Legal papers filed late Wednesday on behalf of Kelli Ward claim that the system used in Arizona to check signatures on mail-in ballots lacks sufficient safeguards to ensure that they actually came from the registered voters whose envelopes were submitted. Her attorney, Jack Wilenchik, also said that the legally required observers were unable to see the process from where they were placed.
Ward also contends that the process for dealing with damaged ballots did not result in them being accurately recorded.
She wants a court to immediately order production of a reasonable sampling of the signatures on the ballot envelopes so they can be compared to signatures on file. And Ward wants to compare those damaged ballots with the duplicates that were created by election workers to allow them to be scanned.
But the real goal is to use the information gathered in a bid to have the court set aside the results of the election.
That can happen in two ways.
One would be for a judge to conclude that, given the problems cited on matching signatures on ballot envelopes with signatures on file, “the result of the election is fundamentally unknown.” That, according to the lawsuit, would require voiding the election.
But that would not mean giving the election to Trump. That’s because there is no way of knowing whether the people whose signatures did not match – and who the lawsuit claims should never have been allowed to vote – actually cast votes for Trump, as the ballots were long ago separated from those envelopes.
What could happen, though, is with no actual election returns, the Republican-controlled Legislature could exercise its constitutional authority to make the final decision of declaring which slate of electors actually won: those pledged to Biden or those pledged to Trump.
There’s a different scenario if a judge, after reviewing the evidence of how damaged ballots were handled, concluded that votes that should have been for Trump were instead given to Biden. And that, Wilenchik said, would permit the judge to declare that the Trump-pledged electors got more votes than those pledged to Biden – meaning the former would cast the state’s 11 electoral votes.
But time is running out for Ward and the state GOP to come up with the evidence they say will reverse the election results.
Federal law requires that all challenges and recounts related to presidential elections be resolved no later than Dec. 8. The Electoral College vote is six days later.
The lawsuit in Arizona – and similar ones being crafted in other battleground states lost by Trump – is a last-ditch effort by the president and his supporters to hang on to the office for another four years.
Prior litigation here sought to show that election procedures were not followed or that counting machines did not properly record votes. But all have been dismissed after judges said challengers failed to prove their claims.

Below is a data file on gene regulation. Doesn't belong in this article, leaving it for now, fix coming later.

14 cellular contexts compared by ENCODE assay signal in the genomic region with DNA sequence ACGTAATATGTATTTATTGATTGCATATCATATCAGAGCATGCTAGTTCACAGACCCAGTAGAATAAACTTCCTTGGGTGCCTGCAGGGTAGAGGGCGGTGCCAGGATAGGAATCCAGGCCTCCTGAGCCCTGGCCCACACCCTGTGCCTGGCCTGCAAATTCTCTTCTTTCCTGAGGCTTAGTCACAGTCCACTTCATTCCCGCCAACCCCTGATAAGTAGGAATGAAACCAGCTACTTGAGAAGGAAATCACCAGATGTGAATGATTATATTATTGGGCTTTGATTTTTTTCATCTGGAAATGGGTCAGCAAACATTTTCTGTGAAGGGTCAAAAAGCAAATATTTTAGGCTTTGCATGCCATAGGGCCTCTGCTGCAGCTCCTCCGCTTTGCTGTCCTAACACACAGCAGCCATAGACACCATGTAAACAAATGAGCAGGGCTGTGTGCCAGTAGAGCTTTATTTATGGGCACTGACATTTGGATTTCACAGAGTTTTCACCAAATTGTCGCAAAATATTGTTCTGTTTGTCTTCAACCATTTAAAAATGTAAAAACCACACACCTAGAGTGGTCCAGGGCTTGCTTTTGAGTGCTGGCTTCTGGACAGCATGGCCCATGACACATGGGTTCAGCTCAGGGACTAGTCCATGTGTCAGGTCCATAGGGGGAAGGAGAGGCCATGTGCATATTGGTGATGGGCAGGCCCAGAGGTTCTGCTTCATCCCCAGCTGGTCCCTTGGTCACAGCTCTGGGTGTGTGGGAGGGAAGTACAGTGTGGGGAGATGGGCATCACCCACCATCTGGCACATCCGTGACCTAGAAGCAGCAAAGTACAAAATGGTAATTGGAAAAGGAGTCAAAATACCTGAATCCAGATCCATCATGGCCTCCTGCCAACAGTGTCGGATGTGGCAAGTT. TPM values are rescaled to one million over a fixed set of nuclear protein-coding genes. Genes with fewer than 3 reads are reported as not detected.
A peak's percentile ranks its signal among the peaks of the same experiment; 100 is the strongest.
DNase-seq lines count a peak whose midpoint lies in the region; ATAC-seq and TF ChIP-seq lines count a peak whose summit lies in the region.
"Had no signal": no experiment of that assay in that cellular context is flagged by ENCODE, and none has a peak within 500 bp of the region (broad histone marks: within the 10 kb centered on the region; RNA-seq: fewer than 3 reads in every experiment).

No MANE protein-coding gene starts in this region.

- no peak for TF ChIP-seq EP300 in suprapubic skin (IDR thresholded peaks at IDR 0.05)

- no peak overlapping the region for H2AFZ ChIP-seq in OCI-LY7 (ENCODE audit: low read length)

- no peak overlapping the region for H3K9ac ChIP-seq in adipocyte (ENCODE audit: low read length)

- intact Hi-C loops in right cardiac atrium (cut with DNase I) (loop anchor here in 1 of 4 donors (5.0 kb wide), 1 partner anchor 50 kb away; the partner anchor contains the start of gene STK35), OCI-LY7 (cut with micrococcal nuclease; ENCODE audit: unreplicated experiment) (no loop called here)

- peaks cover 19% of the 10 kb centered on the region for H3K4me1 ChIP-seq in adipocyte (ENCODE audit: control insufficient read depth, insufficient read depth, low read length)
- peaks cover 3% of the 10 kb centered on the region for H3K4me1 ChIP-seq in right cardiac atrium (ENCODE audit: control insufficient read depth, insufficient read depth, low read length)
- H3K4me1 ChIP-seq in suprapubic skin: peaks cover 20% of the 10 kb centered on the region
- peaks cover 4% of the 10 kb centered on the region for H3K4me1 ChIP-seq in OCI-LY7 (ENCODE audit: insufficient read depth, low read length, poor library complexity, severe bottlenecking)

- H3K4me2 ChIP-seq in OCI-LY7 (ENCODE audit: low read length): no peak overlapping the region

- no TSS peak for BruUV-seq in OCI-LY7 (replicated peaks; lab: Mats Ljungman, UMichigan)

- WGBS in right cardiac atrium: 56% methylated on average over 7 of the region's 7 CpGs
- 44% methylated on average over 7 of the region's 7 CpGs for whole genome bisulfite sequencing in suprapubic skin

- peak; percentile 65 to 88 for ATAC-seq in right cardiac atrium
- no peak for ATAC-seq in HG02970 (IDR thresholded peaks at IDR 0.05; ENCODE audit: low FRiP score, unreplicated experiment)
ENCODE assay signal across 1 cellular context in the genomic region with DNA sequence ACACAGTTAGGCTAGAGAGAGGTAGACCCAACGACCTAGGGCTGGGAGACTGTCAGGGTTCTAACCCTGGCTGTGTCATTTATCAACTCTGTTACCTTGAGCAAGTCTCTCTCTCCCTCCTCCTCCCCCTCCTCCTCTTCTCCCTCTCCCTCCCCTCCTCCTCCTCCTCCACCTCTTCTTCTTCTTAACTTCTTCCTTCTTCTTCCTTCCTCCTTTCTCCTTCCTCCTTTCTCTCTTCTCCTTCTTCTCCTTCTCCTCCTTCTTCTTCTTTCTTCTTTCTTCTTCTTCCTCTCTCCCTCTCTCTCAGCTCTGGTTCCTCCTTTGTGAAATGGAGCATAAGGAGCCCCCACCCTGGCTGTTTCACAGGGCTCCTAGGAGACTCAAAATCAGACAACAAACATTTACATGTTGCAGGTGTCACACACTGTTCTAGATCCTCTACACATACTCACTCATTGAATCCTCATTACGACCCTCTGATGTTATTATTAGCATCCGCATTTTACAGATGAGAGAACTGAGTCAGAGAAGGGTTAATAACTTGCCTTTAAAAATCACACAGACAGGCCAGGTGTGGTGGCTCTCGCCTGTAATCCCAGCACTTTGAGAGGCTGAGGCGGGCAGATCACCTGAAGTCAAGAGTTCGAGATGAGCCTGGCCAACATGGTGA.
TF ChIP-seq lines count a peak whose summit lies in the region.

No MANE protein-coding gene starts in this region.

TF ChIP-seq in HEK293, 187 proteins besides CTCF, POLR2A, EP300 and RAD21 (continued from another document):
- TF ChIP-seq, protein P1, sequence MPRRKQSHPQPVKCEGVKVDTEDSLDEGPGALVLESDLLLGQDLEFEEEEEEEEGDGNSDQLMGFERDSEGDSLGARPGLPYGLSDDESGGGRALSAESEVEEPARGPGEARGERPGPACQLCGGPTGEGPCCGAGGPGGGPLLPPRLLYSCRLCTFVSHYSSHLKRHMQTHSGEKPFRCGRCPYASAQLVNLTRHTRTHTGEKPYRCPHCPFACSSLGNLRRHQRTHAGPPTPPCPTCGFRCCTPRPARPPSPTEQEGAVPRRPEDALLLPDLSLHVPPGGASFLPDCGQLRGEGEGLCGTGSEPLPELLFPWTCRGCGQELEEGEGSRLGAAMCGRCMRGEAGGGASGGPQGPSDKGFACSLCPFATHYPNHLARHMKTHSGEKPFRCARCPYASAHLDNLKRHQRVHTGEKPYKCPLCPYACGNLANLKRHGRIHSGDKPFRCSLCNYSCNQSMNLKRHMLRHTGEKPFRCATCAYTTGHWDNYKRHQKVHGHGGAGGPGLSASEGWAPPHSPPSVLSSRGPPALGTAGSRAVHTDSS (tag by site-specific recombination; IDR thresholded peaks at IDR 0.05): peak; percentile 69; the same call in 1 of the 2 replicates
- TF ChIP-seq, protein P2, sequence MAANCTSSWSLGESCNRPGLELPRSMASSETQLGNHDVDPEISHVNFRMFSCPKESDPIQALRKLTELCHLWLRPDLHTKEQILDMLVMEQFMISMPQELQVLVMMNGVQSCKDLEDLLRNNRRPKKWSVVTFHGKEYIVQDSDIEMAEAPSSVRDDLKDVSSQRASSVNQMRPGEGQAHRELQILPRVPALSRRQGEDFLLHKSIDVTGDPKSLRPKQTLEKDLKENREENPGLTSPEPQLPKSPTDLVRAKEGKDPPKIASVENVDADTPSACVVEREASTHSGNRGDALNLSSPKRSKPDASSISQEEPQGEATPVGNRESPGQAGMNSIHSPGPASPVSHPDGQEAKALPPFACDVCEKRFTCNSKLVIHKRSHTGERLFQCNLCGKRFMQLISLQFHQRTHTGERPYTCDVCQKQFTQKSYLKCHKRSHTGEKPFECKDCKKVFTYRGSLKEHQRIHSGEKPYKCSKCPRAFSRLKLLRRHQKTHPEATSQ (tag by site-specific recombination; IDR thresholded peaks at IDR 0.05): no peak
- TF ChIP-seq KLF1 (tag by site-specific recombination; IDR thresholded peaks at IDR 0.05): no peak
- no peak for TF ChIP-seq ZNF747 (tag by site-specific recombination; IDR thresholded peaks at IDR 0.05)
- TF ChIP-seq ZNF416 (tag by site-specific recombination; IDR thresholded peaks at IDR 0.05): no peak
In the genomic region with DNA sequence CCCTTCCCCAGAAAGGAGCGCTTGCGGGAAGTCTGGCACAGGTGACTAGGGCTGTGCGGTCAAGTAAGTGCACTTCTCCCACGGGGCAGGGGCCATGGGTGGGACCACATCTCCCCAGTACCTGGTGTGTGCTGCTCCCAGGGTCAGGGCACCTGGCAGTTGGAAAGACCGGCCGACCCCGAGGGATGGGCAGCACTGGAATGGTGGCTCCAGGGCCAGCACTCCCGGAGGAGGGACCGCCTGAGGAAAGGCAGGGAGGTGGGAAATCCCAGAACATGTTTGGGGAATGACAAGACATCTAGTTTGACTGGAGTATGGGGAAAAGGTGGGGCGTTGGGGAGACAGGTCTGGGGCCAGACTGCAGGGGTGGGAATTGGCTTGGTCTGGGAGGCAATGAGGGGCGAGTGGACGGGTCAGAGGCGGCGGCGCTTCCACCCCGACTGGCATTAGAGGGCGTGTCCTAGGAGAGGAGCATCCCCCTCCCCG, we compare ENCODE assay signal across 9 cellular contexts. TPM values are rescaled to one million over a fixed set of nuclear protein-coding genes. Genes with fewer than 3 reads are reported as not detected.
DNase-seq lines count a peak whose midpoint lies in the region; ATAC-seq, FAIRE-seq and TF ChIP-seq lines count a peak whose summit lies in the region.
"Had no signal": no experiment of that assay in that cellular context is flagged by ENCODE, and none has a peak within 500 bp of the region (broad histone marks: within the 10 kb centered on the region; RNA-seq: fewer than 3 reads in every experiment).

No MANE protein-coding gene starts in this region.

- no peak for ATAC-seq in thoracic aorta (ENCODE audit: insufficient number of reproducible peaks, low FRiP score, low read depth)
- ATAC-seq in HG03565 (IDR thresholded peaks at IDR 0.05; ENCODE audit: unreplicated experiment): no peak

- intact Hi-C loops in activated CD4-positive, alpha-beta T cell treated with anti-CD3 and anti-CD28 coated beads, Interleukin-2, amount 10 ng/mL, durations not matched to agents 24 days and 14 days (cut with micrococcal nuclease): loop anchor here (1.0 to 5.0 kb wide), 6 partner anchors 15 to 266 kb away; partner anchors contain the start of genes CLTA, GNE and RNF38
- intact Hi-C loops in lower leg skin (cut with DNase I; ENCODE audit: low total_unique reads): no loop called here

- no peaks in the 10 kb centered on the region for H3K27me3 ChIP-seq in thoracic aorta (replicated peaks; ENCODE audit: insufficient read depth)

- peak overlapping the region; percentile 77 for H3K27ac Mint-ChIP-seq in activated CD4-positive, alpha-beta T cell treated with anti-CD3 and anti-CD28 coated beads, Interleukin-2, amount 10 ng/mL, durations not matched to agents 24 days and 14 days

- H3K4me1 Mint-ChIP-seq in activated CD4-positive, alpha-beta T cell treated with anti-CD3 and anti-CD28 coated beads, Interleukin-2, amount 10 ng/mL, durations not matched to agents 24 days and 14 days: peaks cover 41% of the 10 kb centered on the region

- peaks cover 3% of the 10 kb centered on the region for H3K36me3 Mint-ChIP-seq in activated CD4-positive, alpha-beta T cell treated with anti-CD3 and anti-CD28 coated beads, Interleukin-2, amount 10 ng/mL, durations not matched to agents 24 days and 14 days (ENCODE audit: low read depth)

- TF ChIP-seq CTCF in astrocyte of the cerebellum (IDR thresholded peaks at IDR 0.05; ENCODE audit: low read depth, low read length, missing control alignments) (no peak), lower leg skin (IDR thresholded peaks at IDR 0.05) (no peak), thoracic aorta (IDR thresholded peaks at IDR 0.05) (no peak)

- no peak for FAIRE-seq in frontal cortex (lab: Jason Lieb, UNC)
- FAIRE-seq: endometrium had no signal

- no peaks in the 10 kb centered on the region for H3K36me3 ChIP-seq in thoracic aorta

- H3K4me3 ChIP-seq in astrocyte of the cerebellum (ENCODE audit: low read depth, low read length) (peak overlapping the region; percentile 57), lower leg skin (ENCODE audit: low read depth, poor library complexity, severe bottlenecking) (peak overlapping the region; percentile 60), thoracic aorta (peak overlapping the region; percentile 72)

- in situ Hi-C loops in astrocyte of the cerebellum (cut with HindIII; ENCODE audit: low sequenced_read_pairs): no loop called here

Claims of fraud raised in litigation across the nation have also been thrown out when attorneys for the Trump campaign failed to produce any evidence.
The latest Arizona suit does not make any such allegations. Instead, it claims that the procedures used failed to guarantee accurate results.
A big part of that relates to what has been a central theme of the Trump campaign: that the process for mail-in votes used in Arizona is inherently flawed.
“While Arizona has been using mail-in voting since 1992, the process has comparatively few safeguards to ensure the integrity of mail-in ballots and to protect against mistake or fraud,” Wilenchik wrote.
He pointed out that someone who wants to vote in person must provide either a photo ID or two forms of recognized identification.
By contrast, Wilenchik said, the process for mail-in votes involves someone manually checking the signature on the outside of the envelope to see how it compared with any scanned signatures on file. He said the workers doing that job typically have fewer than six hours of training.
“Further, in Arizona, copies of a registered voter’s scanned signature are publicly available from the Department of Motor Vehicles, if they have a driver’s license, among other places, making a voter’s signature relatively easy to reproduce,” Wilenchik said, adding that county workers make these decisions in “a manner of seconds.”
He acknowledged that when a worker questions a signature, a bipartisan team reviews it to determine if it actually is valid.
“However, if a county worker does not question a signature, then there is no adjudication or further review, much less by a bipartisan team, which again makes it easier for false or otherwise insufficient signatures to escape detection,” Wilenchik wrote.
He also complained that legal observers in Maricopa County were told to remain at a card table, which was at least 10 feet away from computer monitors and screens, and those monitors “were mostly turned away.”
The damaged ballots, which were rejected by machines, present a different issue.
Wilenchik said a bipartisan team of county workers would create a new “duplicate” ballot by interpreting the intent of the voter, filling in an “electronic” ballot and sending it to an offsite printing company to print a new duplicate to be run through the machine.
But he complained there were no observers at that offsite location to determine whether the new ballots were properly prepared.
And Wilenchik said software, which would try to read and prefill the rejected ballot, was highly inaccurate and would flip votes. He said that the software would “erroneously prefill ‘Biden’ much more often (apparently twice as often) as it did ‘Trump.’”